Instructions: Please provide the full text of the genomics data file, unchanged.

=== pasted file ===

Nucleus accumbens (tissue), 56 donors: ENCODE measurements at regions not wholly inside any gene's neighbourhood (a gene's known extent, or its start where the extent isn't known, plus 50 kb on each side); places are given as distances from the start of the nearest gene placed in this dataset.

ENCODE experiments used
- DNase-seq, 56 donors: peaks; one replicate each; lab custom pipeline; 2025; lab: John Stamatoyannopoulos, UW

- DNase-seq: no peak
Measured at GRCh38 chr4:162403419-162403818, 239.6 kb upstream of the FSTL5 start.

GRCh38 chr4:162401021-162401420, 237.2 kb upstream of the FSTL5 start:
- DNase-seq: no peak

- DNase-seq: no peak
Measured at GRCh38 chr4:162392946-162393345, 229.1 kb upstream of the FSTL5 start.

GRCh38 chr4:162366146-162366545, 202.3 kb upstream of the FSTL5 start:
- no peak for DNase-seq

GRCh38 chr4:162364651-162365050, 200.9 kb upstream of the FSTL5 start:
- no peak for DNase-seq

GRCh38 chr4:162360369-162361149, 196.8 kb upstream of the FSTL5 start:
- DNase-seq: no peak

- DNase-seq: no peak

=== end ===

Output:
Nucleus accumbens (tissue), 56 donors: ENCODE measurements at regions not wholly inside any gene's neighbourhood (a gene's known extent, or its start where the extent isn't known, plus 50 kb on each side); places are given as distances from the start of the nearest gene placed in this dataset.

ENCODE experiments used
- DNase-seq, 56 donors: peaks; one replicate each; lab custom pipeline; 2025; lab: John Stamatoyannopoulos, UW

- DNase-seq: no peak
Measured at GRCh38 chr4:162403419-162403818, 239.6 kb upstream of the FSTL5 start.

GRCh38 chr4:162401021-162401420, 237.2 kb upstream of the FSTL5 start:
- DNase-seq: no peak

- DNase-seq: no peak
Measured at GRCh38 chr4:162392946-162393345, 229.1 kb upstream of the FSTL5 start.

GRCh38 chr4:162366146-162366545, 202.3 kb upstream of the FSTL5 start:
- no peak for DNase-seq

GRCh38 chr4:162364651-162365050, 200.9 kb upstream of the FSTL5 start:
- no peak for DNase-seq

GRCh38 chr4:162360369-162361149, 196.8 kb upstream of the FSTL5 start:
- DNase-seq: no peak

- DNase-seq: no peak